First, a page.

Last Friday, a number of food delivery – or p-hailing – riders in the Klang Valley were reported to have gone on a 24-hour nationwide strike to protest against what they claimed was unfair compensation paid to riders. Later that day, a team of riders representing the interests of the group delivered a memorandum to Grab Malaysia, in which five demands were listed.
As reported by the New Straits Times, the demands were for Grab to re-evaluate and increase the fare price paid to the riders according to the distance from the pickup place to the delivery address as well as for the ride-sharing company to reinstate the bonus system, which allowed riders to make more money according to trips and targets.
Additionally, riders were also asking for Grab to do away with a timetable or schedule system, which benefitted only full-time riders, and to abolish the rider account barring and cash system feaures in place currently
One of the riders representing the group, Mohd Firdaus Abdul Hamid, said the five demands were crucial for them to earn an income, given the high cost of living conditions. He said the first demand to increase fare prices according to the distance travelled would ensure fair compensation.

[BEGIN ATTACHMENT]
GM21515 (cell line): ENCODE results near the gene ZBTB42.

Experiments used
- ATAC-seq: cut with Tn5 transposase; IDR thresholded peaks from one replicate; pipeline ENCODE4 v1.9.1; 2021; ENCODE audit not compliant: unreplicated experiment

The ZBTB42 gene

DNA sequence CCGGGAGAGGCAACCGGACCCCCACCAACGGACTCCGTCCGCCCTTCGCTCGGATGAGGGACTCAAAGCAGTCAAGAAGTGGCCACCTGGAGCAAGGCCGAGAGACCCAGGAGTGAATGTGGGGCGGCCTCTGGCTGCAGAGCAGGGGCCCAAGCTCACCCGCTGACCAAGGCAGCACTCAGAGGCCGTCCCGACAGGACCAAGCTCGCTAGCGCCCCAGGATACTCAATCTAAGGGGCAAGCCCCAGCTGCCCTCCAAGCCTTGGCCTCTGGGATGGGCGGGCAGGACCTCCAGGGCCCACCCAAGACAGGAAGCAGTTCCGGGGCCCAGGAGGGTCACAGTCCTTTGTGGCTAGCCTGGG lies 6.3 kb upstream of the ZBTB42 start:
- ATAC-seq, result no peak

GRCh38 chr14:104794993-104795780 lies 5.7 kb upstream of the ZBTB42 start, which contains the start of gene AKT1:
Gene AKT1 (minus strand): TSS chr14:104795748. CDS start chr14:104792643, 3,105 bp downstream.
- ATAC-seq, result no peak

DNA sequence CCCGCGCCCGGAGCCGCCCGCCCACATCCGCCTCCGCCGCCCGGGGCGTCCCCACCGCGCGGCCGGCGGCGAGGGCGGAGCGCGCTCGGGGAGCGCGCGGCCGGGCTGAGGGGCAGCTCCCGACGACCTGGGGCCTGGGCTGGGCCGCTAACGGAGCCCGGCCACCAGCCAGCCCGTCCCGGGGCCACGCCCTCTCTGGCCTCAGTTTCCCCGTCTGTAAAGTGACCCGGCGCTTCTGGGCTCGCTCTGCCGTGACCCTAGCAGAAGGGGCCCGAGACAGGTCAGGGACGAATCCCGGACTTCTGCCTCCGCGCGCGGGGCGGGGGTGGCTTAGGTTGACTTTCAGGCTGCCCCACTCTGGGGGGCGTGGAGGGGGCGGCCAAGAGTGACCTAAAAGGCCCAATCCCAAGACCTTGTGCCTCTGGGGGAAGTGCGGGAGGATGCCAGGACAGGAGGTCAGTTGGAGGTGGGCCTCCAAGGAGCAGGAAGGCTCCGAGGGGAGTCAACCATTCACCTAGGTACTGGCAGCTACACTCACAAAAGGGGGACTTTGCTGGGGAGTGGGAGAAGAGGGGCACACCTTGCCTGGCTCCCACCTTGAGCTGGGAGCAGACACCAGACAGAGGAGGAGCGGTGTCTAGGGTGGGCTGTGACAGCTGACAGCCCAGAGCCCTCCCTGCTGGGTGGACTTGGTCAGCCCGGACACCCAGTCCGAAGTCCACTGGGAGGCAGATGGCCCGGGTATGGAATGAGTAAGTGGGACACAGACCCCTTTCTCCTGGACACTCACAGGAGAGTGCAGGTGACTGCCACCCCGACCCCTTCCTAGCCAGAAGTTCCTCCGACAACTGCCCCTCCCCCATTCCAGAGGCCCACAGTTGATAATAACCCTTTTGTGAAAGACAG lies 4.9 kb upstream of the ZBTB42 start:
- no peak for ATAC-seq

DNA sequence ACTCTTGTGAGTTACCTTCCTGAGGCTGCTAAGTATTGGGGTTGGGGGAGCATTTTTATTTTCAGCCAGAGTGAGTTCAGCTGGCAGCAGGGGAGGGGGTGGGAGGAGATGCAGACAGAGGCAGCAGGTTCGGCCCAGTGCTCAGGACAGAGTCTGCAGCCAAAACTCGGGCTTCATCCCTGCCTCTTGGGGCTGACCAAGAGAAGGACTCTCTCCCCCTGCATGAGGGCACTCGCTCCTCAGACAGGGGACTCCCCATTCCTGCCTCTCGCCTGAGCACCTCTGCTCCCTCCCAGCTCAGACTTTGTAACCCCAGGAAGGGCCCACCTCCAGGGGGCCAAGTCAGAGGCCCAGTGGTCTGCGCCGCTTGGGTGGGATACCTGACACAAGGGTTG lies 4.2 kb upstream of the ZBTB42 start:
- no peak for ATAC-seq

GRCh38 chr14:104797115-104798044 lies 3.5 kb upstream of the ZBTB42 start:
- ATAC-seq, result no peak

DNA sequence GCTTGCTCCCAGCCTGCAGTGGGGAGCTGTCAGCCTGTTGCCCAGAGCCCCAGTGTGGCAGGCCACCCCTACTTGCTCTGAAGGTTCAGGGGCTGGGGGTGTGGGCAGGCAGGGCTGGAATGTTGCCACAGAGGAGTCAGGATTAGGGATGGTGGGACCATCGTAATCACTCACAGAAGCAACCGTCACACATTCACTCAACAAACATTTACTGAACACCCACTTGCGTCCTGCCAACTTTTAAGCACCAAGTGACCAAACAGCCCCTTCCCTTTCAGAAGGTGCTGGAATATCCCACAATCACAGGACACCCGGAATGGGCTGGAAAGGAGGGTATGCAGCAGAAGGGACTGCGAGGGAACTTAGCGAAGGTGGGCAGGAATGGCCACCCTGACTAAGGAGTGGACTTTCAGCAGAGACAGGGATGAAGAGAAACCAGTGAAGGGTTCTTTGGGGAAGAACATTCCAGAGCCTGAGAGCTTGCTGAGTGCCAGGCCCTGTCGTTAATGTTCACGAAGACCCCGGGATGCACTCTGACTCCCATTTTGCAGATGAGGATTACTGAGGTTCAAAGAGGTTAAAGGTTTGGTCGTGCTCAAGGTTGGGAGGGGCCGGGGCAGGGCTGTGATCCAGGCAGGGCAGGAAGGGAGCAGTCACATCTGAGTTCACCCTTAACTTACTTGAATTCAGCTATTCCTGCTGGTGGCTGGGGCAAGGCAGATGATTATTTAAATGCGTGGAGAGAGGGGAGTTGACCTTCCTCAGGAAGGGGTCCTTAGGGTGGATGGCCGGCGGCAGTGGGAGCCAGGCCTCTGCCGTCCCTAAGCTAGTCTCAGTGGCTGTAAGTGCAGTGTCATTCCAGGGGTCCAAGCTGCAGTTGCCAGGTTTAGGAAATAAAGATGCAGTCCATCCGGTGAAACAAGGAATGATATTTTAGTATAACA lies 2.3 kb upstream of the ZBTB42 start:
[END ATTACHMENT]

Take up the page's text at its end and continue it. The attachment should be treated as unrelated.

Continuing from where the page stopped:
“For instance, we get the first order for RM5 and if suddenly a second order enters for the same area, we are only paid RM4 instead of RM5. This is not fair to us. Where is the original fare they promised us?”
As for the schedule system, he said it prioritises and benefits only full-time riders.”Some riders who are signed on for part-time will not receive many orders. They become sidelined and are less likely to get any order,” he said after handing over the memorandum.
Another rider, Zulkifli Abdullah, added that the group of p-hailing riders also want Grab to do away with the rider account barring system. He said when riders cancel an order or a few orders, the company does not allow them an opportunity to give their reasons for doing so. “Instead, they immediately bar us. This is not fair because once an account is barred it could last two days or even up to even two months,” he said.
He added that riders were also unhappy with the cash system introduced by the company. “We want them to discontinue the cash system, because many of us have had to wait for months for reimbursement. In some worst cases, we have gotten cheated, duped and scammed,” he said.
The group claimed that previous complaints to the respective delivery companies and the human resources ministry had seen no changes, and they were left with no choice but to go on strike to highlight their woes.
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